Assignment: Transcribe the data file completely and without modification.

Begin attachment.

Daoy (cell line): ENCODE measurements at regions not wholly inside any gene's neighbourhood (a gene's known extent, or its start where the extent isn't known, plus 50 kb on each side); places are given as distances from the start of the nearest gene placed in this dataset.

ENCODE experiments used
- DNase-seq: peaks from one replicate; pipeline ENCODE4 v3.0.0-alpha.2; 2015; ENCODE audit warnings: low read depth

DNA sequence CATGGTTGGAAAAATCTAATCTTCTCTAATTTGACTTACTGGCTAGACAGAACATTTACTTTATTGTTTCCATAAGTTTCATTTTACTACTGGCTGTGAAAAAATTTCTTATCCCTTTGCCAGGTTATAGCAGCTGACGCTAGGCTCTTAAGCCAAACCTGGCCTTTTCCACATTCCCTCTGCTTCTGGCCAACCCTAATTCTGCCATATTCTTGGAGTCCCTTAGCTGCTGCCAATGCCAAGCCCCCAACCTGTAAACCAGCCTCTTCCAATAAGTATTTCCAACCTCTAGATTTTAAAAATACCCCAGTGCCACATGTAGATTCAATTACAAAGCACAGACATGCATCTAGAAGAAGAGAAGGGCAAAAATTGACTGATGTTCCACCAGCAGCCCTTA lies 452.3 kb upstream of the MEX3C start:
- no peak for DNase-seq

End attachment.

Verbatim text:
Daoy (cell line): ENCODE measurements at regions not wholly inside any gene's neighbourhood (a gene's known extent, or its start where the extent isn't known, plus 50 kb on each side); places are given as distances from the start of the nearest gene placed in this dataset.

ENCODE experiments used
- DNase-seq: peaks from one replicate; pipeline ENCODE4 v3.0.0-alpha.2; 2015; ENCODE audit warnings: low read depth

DNA sequence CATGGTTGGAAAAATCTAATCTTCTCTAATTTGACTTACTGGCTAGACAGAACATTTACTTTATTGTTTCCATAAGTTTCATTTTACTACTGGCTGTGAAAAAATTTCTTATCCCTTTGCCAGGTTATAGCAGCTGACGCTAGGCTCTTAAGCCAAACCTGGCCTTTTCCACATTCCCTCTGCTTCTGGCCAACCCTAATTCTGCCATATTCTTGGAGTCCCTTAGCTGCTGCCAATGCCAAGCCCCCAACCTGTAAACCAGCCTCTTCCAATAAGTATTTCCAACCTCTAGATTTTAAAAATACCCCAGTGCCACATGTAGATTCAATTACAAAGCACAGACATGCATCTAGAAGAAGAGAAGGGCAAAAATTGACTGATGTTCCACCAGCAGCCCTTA lies 452.3 kb upstream of the MEX3C start:
- no peak for DNase-seq